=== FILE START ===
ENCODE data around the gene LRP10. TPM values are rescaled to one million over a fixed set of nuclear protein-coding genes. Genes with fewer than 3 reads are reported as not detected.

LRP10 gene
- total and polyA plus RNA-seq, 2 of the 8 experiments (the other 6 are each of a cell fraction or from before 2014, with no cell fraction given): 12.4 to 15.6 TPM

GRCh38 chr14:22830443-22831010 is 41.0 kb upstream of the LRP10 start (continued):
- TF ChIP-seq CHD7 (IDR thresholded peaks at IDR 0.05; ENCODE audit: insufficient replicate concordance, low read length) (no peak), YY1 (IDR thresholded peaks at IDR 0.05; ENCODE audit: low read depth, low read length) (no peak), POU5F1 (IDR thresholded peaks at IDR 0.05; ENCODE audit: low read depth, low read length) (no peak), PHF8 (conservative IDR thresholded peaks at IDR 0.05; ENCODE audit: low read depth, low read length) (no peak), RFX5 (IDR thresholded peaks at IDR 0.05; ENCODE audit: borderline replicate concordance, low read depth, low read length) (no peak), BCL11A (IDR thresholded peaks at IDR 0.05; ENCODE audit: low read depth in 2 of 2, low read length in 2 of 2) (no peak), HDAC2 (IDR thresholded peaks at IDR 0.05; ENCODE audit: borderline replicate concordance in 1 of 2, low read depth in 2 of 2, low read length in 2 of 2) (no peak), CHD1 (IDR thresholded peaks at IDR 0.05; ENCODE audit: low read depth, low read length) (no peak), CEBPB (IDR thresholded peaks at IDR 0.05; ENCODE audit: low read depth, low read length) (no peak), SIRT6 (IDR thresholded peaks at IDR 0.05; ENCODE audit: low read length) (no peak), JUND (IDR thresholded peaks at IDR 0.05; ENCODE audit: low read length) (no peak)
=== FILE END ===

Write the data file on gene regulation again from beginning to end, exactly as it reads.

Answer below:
ENCODE data around the gene LRP10. TPM values are rescaled to one million over a fixed set of nuclear protein-coding genes. Genes with fewer than 3 reads are reported as not detected.

LRP10 gene
- total and polyA plus RNA-seq, 2 of the 8 experiments (the other 6 are each of a cell fraction or from before 2014, with no cell fraction given): 12.4 to 15.6 TPM

GRCh38 chr14:22830443-22831010 is 41.0 kb upstream of the LRP10 start (continued):
- TF ChIP-seq CHD7 (IDR thresholded peaks at IDR 0.05; ENCODE audit: insufficient replicate concordance, low read length) (no peak), YY1 (IDR thresholded peaks at IDR 0.05; ENCODE audit: low read depth, low read length) (no peak), POU5F1 (IDR thresholded peaks at IDR 0.05; ENCODE audit: low read depth, low read length) (no peak), PHF8 (conservative IDR thresholded peaks at IDR 0.05; ENCODE audit: low read depth, low read length) (no peak), RFX5 (IDR thresholded peaks at IDR 0.05; ENCODE audit: borderline replicate concordance, low read depth, low read length) (no peak), BCL11A (IDR thresholded peaks at IDR 0.05; ENCODE audit: low read depth in 2 of 2, low read length in 2 of 2) (no peak), HDAC2 (IDR thresholded peaks at IDR 0.05; ENCODE audit: borderline replicate concordance in 1 of 2, low read depth in 2 of 2, low read length in 2 of 2) (no peak), CHD1 (IDR thresholded peaks at IDR 0.05; ENCODE audit: low read depth, low read length) (no peak), CEBPB (IDR thresholded peaks at IDR 0.05; ENCODE audit: low read depth, low read length) (no peak), SIRT6 (IDR thresholded peaks at IDR 0.05; ENCODE audit: low read length) (no peak), JUND (IDR thresholded peaks at IDR 0.05; ENCODE audit: low read length) (no peak)